Marijuana Poisoning in Dogs on the Rise


As more states legalize medical marijuana (31 as we went to press) along with recreational pot (nine so far), more dogs are getting sick from it. They scarf down a discarded joint while out on a romp, for example, or snatch some unguarded marijuana-laced food off the kitchen counter. The Animal Poison Control Center says marijuana-related calls to its Pet Poison Hotline (855-764-7601) have increased 448 percent over the last six years. The ASPCA’s Animal Poison Control Center (888-426-4435) has also seen a significant increase in calls about pets poisoned with marijuana. Ninety percent of the calls have been about dogs, who are much more adventurous eaters than cats.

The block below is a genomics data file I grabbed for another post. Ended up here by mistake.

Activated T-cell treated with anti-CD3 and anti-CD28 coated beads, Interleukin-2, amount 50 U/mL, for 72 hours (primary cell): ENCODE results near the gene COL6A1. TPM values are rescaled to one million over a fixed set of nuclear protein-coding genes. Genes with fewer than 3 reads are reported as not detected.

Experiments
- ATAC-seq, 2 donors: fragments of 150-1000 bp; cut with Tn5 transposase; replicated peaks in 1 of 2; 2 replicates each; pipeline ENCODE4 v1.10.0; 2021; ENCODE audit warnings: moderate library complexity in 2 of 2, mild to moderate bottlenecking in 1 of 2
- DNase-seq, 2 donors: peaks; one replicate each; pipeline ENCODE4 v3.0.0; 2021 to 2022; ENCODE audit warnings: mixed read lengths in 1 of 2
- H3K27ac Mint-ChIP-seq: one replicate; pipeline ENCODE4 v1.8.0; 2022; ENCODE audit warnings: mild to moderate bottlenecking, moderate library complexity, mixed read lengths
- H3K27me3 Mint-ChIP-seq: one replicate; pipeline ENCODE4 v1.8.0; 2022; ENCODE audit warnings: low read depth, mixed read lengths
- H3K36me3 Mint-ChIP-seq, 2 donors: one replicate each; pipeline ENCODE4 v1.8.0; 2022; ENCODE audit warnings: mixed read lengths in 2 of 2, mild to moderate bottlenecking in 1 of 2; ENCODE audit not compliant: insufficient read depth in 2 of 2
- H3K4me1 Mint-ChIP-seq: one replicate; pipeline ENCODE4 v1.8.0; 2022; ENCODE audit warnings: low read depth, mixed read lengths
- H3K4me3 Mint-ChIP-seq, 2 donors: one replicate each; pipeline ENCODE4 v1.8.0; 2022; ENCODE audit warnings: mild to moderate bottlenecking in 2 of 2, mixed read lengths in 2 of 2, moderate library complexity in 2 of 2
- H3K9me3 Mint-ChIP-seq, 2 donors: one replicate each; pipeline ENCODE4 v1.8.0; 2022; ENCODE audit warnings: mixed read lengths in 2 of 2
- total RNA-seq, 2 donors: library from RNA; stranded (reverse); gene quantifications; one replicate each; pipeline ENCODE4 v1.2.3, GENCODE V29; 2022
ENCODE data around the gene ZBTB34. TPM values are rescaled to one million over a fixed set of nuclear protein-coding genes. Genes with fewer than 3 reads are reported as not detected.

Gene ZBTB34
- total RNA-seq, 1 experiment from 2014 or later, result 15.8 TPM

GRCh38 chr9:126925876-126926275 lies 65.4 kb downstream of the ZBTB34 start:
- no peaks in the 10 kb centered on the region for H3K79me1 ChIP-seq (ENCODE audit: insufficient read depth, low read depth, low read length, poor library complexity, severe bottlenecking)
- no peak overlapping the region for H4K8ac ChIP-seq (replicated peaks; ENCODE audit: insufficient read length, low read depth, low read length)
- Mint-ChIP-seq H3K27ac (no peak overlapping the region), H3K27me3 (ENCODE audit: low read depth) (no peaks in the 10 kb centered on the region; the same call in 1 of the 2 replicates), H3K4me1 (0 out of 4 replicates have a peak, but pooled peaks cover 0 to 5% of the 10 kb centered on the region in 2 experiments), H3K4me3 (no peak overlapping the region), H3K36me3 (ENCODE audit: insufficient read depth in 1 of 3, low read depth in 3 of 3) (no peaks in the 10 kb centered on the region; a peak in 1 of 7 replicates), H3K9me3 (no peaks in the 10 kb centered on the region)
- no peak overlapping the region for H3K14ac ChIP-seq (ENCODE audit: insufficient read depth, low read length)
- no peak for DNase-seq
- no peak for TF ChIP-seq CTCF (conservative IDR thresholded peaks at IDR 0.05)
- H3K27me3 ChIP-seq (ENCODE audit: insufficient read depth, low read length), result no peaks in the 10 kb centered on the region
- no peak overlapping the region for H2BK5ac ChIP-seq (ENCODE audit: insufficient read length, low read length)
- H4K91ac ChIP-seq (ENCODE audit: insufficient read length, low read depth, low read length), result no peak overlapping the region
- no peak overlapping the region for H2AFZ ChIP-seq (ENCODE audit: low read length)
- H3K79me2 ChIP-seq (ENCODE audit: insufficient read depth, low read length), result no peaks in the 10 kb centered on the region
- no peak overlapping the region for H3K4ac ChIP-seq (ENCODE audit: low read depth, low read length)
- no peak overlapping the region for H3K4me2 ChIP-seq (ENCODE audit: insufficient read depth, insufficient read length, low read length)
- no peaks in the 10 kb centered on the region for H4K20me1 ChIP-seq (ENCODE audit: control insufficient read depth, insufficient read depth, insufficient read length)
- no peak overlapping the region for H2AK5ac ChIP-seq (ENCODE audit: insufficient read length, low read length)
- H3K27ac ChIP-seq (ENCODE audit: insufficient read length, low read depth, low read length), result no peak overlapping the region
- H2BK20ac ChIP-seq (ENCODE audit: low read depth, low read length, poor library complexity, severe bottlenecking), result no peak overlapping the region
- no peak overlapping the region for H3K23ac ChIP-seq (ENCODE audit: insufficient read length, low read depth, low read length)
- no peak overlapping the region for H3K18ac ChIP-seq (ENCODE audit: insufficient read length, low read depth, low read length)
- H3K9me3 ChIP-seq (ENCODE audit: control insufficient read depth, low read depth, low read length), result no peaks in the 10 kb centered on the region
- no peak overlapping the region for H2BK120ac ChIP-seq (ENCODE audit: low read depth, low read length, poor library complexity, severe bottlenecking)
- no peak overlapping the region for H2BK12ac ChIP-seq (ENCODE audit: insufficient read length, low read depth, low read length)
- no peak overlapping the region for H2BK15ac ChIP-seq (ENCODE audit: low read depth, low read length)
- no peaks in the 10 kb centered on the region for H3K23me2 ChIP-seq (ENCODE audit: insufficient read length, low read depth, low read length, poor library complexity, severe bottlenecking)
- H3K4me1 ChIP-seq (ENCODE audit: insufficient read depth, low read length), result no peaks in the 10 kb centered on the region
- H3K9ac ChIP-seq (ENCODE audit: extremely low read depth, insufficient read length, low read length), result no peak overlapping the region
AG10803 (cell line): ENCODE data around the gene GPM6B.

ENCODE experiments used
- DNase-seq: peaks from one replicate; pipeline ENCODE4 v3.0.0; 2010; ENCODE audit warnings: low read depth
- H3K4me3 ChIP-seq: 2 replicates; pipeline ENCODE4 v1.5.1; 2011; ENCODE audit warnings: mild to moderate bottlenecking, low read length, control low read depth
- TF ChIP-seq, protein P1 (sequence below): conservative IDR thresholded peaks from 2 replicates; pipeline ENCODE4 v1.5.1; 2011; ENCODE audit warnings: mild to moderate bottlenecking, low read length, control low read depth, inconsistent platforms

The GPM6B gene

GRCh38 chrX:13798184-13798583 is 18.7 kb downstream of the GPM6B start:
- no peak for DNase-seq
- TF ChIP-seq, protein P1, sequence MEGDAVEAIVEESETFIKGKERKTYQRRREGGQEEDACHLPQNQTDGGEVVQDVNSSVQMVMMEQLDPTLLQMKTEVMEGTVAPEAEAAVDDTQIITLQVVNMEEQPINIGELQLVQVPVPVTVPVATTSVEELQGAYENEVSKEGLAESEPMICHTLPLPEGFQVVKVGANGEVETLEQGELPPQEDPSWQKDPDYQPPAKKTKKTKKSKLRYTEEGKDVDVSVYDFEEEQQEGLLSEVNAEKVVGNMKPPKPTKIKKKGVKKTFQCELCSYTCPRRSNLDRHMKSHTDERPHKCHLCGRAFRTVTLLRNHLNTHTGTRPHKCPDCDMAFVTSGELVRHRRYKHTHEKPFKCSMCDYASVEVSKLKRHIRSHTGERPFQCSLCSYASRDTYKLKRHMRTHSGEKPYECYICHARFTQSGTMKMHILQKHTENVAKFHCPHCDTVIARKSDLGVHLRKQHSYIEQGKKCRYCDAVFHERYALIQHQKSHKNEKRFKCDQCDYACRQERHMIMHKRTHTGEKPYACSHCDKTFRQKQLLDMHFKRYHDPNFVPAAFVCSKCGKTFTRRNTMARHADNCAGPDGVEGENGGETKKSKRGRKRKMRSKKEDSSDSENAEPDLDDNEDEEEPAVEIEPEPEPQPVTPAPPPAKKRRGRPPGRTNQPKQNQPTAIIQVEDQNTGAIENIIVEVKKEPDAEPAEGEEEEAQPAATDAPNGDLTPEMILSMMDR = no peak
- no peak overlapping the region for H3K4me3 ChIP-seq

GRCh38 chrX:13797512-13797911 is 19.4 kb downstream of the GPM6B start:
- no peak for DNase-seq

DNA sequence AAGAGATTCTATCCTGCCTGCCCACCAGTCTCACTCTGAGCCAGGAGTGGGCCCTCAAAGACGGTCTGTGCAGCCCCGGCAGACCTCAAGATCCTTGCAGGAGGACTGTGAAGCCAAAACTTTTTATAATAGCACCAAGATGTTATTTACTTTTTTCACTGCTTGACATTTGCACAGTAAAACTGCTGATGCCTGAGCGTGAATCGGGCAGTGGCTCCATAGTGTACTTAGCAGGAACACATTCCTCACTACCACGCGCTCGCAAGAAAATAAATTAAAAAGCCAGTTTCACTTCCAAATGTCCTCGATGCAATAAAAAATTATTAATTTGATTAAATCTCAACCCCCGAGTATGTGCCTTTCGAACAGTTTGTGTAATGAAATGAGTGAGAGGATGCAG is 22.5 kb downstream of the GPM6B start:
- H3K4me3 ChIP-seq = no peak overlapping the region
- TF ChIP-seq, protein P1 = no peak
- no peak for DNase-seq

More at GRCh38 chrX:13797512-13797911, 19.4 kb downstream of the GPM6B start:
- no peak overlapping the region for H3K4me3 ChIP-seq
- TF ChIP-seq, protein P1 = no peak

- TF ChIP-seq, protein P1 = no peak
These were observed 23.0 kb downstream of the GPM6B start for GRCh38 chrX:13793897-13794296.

Signs of marijuana toxicity in dogs include urinary incontinence, low or high heart rate, disorientation and stumbling around, respiratory depression, tremors, unconsciousness, and, in severe cases, seizures and agitation. Treatment at the vet’s may include induced vomiting and hydration. Many, but not all dogs, can go home the same day; the effects wear off within a couple of days, although in the most severe cases, dogs have fallen into a coma.

If you use marijuana either for medical or recreational reasons, be sure not to leave it in a place where your curious dog can get into it. Keep in mind, too, that marijuana smoke can cause a contact buzz, just as in people. The difference is that dogs are much smaller, so the effect, given a specific amount, is much greater. Don’t smoke marijuana in a room where your dog is or will soon be lounging.


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